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Discussion Starter #1 (Edited)
Hi there folks... :smile2:

I finally finished bolting the M5R2 to the 4.6 on my 94 TBird... :xpcool:

Yes (!!!) ... I knew all along that it wouldn't be as easy as the other manual options out there, but I love challenges and it can definitely be done if you are bent on the idea like I was... (and if you don't mind cutting a non-structural corner off of the block :surprise: and making some other mods to make it work mechanically speaking)

I have read Papa John's article (and almost every other thread I've found on the topic of wiring a 5 speed conversion) but now I understand that his setup defeats the safety feature of the neutral switch -by jumping the terminals- and this way the car can be accidentally started in gear (!!).

I would like to retain the safety feature of the neutral switch, but I'm confused as to how to go about it.

The M5R2 has a two-wire neutral switch on it, and I could simply run the two wires from the auto car harness (the ones jumped on Papa John's article) to the switch, but I wonder if that will be enough to enable the safety feature or there's something else to do regarding the clutch safety switch ON THE PEDAL.

Although the 94 was a factory auto car, it has the clutch switch connector under the dash by the pedals (??) but it's currently plugged with a gray plastic plug that I will call a "jumper block". I don't know if it actually "jumps" the terminals or if it's just a plastic plug to prevent unnecessary exposure of the terminals.

Has anybody here connected BOTH a neutral switch on their 5-speeds to a 94 & up harness AND ALSO connected the clutch switch on the pedal?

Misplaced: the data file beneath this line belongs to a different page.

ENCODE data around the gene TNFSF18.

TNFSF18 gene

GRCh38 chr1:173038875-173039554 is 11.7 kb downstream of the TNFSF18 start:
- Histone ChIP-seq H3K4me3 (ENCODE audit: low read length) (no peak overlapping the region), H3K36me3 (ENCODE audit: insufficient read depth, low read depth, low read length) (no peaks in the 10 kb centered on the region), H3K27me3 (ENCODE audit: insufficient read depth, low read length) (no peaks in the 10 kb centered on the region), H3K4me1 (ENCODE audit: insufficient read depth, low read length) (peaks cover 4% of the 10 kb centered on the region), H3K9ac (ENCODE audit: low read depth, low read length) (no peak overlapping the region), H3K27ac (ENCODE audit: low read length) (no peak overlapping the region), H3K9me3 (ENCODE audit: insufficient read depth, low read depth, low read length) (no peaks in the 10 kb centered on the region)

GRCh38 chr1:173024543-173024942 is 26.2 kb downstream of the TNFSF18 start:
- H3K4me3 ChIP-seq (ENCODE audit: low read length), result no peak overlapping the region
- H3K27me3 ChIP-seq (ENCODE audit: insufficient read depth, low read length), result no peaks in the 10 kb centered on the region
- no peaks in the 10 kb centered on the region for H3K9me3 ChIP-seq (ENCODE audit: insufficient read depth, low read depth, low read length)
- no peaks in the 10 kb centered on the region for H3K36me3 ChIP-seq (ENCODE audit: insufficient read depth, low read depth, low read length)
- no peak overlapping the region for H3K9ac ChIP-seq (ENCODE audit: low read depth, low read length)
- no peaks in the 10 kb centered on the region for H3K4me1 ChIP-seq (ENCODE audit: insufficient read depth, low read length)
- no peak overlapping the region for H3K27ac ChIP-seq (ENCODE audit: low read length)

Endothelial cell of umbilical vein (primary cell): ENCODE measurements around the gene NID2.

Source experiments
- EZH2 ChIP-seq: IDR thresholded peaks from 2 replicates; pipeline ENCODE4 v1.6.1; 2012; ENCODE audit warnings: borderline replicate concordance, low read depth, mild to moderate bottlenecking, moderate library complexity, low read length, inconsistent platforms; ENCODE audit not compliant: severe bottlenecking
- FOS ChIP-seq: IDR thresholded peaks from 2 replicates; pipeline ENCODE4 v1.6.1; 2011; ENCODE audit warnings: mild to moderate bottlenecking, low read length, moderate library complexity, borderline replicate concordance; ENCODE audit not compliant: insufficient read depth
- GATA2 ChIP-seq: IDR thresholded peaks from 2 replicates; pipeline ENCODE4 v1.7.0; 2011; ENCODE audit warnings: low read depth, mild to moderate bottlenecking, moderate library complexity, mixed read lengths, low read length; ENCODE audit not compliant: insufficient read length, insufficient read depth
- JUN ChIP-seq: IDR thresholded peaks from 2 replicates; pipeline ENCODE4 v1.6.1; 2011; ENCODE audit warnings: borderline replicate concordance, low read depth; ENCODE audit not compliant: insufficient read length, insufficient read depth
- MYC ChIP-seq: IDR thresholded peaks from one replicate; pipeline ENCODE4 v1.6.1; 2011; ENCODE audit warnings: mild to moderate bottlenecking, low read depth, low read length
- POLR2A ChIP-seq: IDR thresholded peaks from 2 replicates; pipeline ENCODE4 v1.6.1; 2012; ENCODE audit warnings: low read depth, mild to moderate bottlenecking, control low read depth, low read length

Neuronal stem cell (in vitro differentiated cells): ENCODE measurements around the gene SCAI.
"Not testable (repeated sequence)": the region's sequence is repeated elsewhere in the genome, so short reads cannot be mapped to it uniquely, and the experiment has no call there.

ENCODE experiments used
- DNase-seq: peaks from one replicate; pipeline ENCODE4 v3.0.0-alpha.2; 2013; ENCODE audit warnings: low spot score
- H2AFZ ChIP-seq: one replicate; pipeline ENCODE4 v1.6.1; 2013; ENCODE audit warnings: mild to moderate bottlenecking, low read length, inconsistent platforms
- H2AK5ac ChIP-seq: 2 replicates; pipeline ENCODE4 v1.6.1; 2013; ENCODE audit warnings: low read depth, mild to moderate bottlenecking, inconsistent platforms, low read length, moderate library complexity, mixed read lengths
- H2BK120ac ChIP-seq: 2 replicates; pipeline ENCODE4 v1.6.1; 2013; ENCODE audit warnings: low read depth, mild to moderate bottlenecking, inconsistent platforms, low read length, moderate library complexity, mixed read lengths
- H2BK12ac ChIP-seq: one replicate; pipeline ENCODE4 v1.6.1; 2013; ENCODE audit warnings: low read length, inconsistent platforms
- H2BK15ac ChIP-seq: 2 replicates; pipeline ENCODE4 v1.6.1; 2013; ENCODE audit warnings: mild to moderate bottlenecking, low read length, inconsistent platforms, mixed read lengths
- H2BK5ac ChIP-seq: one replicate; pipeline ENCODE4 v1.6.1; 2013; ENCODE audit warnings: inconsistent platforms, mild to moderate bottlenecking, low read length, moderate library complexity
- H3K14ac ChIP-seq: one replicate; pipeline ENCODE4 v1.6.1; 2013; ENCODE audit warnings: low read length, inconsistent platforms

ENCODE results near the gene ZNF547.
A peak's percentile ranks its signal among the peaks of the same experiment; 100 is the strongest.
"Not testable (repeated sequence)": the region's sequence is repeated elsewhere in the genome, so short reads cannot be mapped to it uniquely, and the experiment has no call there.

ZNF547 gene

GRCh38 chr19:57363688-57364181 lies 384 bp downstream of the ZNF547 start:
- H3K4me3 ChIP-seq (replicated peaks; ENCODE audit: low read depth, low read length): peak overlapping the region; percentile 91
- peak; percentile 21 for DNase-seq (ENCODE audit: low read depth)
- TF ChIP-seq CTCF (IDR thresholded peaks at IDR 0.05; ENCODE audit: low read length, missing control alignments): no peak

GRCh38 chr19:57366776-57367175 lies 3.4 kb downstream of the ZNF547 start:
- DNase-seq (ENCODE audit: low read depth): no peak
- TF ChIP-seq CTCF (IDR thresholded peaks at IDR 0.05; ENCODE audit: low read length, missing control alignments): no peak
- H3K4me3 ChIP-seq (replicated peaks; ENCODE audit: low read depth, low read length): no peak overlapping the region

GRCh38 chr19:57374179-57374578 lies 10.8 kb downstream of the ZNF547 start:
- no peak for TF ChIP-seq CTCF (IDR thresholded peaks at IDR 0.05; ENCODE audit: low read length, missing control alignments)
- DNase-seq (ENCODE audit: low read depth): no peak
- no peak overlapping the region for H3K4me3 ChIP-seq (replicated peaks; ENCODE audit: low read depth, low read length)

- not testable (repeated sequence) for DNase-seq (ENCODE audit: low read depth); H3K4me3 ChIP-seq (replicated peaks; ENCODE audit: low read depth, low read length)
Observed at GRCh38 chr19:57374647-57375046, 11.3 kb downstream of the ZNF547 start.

I have no "Cruise Control" features or circuits to worry about, and I will soon get a tune mailed for the SCT X3, to "delete" the auto tranny from the ECU.

Please comment if you have something to share that might help me finish my conversion as cleanly as possible.

Also, if you want to mate the M5R2 to a 4.6 and have any questions, I can help too :smile2:

Thanks is advance for your help.
 

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I'd like to see this just out of pure curiosity, there is a factory 4.6 block with the SBF pattern and a M5R2 case with the normal modular pattern I knew to be possible, I never knew the specifics of the mismatch so I'd definitely like to see.

Anyway, the neutral safety switch and clutch pedal switch both use the same starter circuit, (white/pink and/or red/light blue). If the car began life as a 4.6 car there is no jumper under the dash and it isn't prewired for it, automatic SCs have it, but not LXs. You'd have to wire it in if you really want it, which given the tightness means the dash has to come out to open up the harness and cut/tap the starter wire - or run new wire externally bypassing it(not the clean execution I prefer though). The grey plug you mention is likely just the ground junction.


The neurtal safety switch is the better one to have anyway, T45s, TR3650s and such don't have this switch(which is why papa john's article simply jumps it), and both features serve identical purposes so it doesn't matter for safety just having the one. Personally I don't like the clutch switch, it's inconvenient and needlessly loads the main thrust bearing without sufficient oil pressure at startup.
 

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Isn't that tranny only rated about 250ft-lbs of torque?

I hear of people with 4.2l v6 engines breaking them...